AllAfrica.com wrote: “The federal government economic policy which aims at checking the influx of so many goods into the country has indeed become a blessing to neighbouring countries. And it has been so for so many years when government placed a ban on importation of several goods. Some of these items include frozen foods, fairly used tyres, furniture, electronics, and textile materials, among others. Much as the importation of these items has remained prohibited, they can still be found in any part of the country, no matter how remote. These are simply trade goods that may not be harmful to people. Incidentally, such items like arms and ammunition also find their way into the country. This exposes the weaknesses of the law enforcement agencies that are supposed to police the nation’s borders.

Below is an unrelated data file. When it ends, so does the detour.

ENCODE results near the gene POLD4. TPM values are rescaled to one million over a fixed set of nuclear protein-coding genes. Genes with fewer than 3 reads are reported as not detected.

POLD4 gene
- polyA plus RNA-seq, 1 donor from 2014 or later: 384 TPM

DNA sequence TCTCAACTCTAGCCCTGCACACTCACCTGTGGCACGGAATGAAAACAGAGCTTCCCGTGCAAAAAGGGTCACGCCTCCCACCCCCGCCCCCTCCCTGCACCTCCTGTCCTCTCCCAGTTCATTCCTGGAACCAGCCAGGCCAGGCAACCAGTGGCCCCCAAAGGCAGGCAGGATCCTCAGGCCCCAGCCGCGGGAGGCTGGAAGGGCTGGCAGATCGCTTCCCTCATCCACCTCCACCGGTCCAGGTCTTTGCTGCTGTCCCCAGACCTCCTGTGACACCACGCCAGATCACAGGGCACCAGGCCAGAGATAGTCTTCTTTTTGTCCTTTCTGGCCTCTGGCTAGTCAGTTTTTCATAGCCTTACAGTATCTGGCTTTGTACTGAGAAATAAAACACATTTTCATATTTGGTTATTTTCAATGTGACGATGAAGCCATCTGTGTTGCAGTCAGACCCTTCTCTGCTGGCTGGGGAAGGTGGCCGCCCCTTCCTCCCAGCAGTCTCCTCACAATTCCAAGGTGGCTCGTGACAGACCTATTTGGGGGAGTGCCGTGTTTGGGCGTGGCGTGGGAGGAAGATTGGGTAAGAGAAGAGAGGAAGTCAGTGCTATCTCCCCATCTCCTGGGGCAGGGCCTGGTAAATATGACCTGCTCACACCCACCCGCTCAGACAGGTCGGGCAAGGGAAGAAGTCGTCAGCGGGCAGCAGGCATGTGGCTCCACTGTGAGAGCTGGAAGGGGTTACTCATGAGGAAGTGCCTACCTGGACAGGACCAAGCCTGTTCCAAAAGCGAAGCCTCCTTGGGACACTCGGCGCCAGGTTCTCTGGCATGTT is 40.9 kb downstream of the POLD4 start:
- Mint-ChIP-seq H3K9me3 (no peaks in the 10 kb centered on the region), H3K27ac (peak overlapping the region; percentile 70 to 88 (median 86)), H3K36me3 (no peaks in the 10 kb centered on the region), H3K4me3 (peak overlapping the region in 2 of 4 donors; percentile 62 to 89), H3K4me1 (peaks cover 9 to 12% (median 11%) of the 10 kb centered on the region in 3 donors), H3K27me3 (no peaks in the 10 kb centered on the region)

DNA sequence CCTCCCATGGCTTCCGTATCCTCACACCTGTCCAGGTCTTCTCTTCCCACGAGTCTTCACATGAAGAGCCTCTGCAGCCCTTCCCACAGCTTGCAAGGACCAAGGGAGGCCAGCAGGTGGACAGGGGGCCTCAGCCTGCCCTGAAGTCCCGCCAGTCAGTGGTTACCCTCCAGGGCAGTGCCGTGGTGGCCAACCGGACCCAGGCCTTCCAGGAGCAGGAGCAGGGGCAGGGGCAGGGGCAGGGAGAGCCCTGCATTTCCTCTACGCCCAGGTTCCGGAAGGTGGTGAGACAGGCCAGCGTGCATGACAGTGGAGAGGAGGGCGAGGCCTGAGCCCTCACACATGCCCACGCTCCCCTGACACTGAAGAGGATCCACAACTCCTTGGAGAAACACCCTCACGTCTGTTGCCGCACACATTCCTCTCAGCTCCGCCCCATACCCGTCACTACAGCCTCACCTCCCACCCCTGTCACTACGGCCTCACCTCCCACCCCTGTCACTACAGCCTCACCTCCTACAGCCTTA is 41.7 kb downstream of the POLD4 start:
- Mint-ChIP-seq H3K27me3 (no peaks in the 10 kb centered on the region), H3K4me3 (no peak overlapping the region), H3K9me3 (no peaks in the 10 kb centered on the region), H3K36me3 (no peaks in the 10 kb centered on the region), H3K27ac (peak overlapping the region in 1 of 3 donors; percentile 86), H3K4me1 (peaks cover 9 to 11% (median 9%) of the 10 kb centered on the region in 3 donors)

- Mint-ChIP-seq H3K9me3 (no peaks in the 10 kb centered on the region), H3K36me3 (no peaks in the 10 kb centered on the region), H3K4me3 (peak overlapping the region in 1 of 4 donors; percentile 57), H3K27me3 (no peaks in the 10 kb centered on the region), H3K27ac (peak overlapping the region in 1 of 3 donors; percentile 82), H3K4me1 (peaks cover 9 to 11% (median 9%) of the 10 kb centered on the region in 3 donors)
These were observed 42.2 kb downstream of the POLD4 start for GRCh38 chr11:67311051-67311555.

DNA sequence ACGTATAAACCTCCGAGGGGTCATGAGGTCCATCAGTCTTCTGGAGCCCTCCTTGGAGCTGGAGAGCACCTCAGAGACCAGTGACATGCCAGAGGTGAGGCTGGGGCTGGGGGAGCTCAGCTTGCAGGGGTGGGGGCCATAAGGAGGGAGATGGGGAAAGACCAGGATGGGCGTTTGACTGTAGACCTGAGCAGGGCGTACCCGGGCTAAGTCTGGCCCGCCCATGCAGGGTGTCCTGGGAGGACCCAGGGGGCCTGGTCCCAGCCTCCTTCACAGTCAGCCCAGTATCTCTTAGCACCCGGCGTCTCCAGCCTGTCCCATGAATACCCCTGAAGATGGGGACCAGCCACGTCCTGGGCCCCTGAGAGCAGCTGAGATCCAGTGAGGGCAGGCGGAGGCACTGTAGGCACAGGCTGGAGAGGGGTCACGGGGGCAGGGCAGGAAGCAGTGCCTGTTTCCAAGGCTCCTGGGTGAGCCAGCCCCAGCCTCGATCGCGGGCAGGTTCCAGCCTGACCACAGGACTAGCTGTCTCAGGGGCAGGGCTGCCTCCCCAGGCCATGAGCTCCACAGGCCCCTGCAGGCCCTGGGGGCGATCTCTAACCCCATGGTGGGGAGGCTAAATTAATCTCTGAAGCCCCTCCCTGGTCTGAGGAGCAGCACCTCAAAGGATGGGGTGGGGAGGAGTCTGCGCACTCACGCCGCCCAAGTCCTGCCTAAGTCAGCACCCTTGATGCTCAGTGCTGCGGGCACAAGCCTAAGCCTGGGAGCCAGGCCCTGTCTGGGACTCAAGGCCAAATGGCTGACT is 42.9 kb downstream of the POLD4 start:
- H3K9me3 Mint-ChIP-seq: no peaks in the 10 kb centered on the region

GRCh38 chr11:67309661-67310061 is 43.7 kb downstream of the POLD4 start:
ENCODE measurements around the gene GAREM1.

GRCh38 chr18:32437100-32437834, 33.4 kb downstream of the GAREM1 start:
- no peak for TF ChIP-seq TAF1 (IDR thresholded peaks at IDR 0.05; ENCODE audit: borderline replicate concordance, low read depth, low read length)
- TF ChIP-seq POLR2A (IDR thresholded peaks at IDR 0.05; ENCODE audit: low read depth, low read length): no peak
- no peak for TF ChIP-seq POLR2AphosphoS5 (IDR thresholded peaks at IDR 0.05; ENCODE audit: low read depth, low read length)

The Federal Government had in 2012 introduced 110 per cent duty on rice importation. Although, this was not a ban, it was all the same, another way of reducing the volume of such goods into the country. And this was to ensure that the items are more expensive as against the local rice for the sake of patronage for the latter. Last year, government announced an auto policy that should have been effective from March 2014, but, was put on hold till June. It was not a ban, but like the issue of rice, targeted at discouraging importation of vehicles in a bid to encourage local manufacture of the products. ThisDay wrote that its checks can reveal that it is actually Nigeria’s neighbouring countries (Cotonou and Cameroon Seaports) that are being favoured indirectly. Cotonou and the ports of Cameroon are competitors as far as West African trade are concerned. The three countries are currently competing on who becomes a load centre, a transhipment base in the region. Whoever gets it, will be the first port of call for ships coming from Europe, Asia and other shipping nations to West Africa. Nigeria, no doubt, enjoys high trade volume because of the population of her international trading public, but some bottlenecks have forced many shippers (importers and exporters) to patronise the seaports of Cotonou and Cameroon. Many importers, who are apprehensive of seizures if their contraband is routed through Nigerian ports, resort to bringing such goods into the country through the ports of Cotonou and Cameroon. Most of these goods are smuggled into the country through bush paths that the Customs and other agencies can hardly police. Even in some cases, it has often been discovered that the smugglers are aided by serving operatives of government agencies. The smugglers, after necessary settlement, are given dates and time when to pass their goods unmolested. This explains why one finds so many items that are banned in any part of the country.